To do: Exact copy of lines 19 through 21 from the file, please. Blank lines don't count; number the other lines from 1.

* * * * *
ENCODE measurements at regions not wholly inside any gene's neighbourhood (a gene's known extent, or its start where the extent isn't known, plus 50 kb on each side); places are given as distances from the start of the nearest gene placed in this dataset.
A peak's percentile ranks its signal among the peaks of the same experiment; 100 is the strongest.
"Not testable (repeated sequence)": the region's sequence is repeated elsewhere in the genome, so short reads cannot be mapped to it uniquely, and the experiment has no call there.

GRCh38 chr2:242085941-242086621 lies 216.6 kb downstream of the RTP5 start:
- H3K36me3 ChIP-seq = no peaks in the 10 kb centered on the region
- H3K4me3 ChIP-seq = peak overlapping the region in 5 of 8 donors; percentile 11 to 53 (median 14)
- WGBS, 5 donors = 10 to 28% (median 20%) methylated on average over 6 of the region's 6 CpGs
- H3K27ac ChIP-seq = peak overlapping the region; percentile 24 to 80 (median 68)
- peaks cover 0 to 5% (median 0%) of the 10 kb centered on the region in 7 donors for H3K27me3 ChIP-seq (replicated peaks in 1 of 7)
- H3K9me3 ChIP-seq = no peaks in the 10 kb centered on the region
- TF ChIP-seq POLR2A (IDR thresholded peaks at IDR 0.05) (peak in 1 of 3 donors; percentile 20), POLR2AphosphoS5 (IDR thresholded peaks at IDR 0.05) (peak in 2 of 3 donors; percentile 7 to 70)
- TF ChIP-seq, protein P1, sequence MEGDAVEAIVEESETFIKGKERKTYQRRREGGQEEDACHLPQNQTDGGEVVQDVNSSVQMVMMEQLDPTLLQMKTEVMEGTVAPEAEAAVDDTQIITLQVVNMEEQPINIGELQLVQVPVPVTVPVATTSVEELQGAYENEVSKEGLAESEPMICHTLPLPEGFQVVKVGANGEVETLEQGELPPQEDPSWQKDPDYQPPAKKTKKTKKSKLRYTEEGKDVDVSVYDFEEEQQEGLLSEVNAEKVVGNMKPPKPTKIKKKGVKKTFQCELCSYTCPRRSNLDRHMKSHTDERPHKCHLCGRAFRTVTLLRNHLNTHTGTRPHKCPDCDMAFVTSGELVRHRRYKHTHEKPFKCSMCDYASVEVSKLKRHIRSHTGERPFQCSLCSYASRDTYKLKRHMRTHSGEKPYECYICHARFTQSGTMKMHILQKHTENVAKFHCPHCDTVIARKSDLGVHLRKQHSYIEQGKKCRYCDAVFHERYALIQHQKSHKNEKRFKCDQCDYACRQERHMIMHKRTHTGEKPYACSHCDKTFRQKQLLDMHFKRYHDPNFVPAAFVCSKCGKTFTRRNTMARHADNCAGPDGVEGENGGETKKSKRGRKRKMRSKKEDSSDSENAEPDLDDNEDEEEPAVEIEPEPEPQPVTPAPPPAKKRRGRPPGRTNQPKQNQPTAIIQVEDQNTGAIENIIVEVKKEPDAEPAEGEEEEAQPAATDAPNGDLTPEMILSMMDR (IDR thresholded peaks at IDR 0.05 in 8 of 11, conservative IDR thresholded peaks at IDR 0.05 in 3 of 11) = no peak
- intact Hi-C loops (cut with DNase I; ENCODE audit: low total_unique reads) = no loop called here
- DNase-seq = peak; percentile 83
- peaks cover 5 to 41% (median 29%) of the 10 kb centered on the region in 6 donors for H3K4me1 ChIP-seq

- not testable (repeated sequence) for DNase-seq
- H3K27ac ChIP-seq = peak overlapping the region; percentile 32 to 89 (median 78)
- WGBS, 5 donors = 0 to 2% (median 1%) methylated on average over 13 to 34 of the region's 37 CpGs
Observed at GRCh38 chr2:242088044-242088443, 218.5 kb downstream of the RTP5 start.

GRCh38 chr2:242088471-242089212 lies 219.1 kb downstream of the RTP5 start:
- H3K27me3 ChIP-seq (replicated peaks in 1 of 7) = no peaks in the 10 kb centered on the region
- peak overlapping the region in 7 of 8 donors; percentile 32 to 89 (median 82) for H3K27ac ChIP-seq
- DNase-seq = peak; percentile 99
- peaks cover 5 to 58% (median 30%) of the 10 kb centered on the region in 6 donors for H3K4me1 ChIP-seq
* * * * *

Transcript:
Observed at GRCh38 chr2:242088044-242088443, 218.5 kb downstream of the RTP5 start.

GRCh38 chr2:242088471-242089212 lies 219.1 kb downstream of the RTP5 start:
- H3K27me3 ChIP-seq (replicated peaks in 1 of 7) = no peaks in the 10 kb centered on the region